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    Maybe some people don't like to know on January 1st how much they'll have earned by Dec. 31. Some people would rather risk earning 20K for a shot at earning 50K if they work extra hard. Maybe some enjoy the validation that comes from someone saying 'good job Joe', and if that isn't accompanied by something tangible it's nothing but gladhanding, meaningless or worse. Is it a form of bribery, Hell yeah, and it works. Sorry if you find that reprehensible, but it goes on everywhere. Only it's usually only the politicians who get to take advantage of it. When you hire someone and base his salary on how the average worker performs, Do you just consider yourself lucky when you find he's above-average or do you reward him with something extra? If not how do you keep him when you know that others will soon learn he's above-average and not appreciated?
  9. 84far

    84far Senior Member

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    Bloody Hell guys/girls. Everyone grab a beer, and chill :D

    In Australia we don't tip, I think it's a terrible system (So does my goverment), no offence. We get paid so much a year, it's a great feeling cause you can plan your spendings for rent/car/toys etc (we call this stable). This is how it works downunder - If you want an extra toy, maybe some nice wheels for your car, a new sail, ask the boss if you can do some extra hours/days. If you can't afford that dream house, get a better job, simple.

    Yachtjocky, is making sense. Give the workers a decent/fare pay, and they will feel secure, stable (magic word), and they will reward YOU with loyalty. And once someone feels stable and secure, they won't sit on there wallet.... The cycle begins....?

    Why did America have a massive financial collapse, and your still struggling to get out of it, Australia's dollar has been even and above for some time now :confused: .

    I think I was flying into Denver, and the Captain came on the radio and gave a little spill about the place.... it's population is nearly the same as Australia... :eek:

    Sorry, back to the convo... Yachtjocky, just as long as she was a cutie, we might let that one slide :rolleyes:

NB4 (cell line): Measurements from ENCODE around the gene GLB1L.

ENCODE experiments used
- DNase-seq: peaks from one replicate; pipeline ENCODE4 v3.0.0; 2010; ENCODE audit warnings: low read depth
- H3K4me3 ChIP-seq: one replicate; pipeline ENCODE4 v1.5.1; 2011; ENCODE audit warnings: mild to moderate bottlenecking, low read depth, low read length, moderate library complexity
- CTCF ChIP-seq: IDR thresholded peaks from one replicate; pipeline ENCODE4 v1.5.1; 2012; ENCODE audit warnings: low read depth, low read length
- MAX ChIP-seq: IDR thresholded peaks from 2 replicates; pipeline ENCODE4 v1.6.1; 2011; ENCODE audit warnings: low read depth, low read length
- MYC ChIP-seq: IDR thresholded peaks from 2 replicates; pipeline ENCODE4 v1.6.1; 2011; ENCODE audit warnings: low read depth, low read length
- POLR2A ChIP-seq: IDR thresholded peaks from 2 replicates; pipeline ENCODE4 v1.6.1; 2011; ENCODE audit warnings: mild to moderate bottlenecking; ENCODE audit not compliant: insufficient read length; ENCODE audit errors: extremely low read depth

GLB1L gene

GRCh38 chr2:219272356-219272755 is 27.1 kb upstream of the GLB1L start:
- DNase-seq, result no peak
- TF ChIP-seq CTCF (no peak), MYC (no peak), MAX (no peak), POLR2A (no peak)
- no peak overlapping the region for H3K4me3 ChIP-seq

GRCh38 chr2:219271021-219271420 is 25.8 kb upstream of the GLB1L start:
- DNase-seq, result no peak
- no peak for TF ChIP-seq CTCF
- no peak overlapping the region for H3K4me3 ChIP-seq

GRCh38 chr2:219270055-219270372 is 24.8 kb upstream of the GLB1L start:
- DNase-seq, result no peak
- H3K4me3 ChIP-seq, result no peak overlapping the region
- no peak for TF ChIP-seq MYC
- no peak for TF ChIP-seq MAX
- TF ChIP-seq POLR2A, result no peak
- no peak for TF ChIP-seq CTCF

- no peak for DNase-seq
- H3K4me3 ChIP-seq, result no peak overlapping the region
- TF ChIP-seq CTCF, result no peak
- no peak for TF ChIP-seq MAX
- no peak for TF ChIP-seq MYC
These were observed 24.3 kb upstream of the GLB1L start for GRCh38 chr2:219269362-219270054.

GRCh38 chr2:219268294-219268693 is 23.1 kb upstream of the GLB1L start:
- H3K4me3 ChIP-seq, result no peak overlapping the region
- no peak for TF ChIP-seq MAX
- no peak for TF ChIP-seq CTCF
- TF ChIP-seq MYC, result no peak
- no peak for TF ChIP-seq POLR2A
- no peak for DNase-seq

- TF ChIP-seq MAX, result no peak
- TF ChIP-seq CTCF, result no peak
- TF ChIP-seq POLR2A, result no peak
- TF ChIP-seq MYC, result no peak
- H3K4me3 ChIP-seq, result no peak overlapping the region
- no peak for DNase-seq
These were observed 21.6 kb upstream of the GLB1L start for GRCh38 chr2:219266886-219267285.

If there's no increase or decrease in service (I'll admit, you American were so bloody nice), then why have such a system in the first place....?

    Far
  10. NYCAP123

    NYCAP123 Senior Member

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    84FAR, you describe Utopia. Unfortunately, most jobs don't offer overtime these days, and when they do they try to get it as cheaply as possible (swapped days or paying twice a month to avoid the over 40 hour = time and a half labor law or naming a person a manager so they're considered salaried). And you'll very seldom hear, anywhere in the world "We get paid so much a year, it's a great feeling". Employers will almost always take that as 'I'm paying them too much'. Also, the downturn in the economy (throughout most of the world) has precious little to do with tips, except that where bribes are common the governments seem to be doing just fine economically (but it doesn't trickle down). There is an increase in productivity when incentives are offered. That's why salespeople work on commission. Even if a person always tries his best normally, he somehow pulls the rabit out of his hat with extra incentives. We've all worked for bosses who demand, demand, demand and we all know what that does to attitude. When we get someone who says "thank you", we can't help but try a little harder. Then there are the perks of tipping. There are only so many slips available in Sag Harbor for the 4th of July. Do you think the person who cold calls with a reputation of being cheap will get preferential treatment over the guy who dropped $1,000 into the dockmaster's pocket last year? There's good service, and then there is going the extra mile.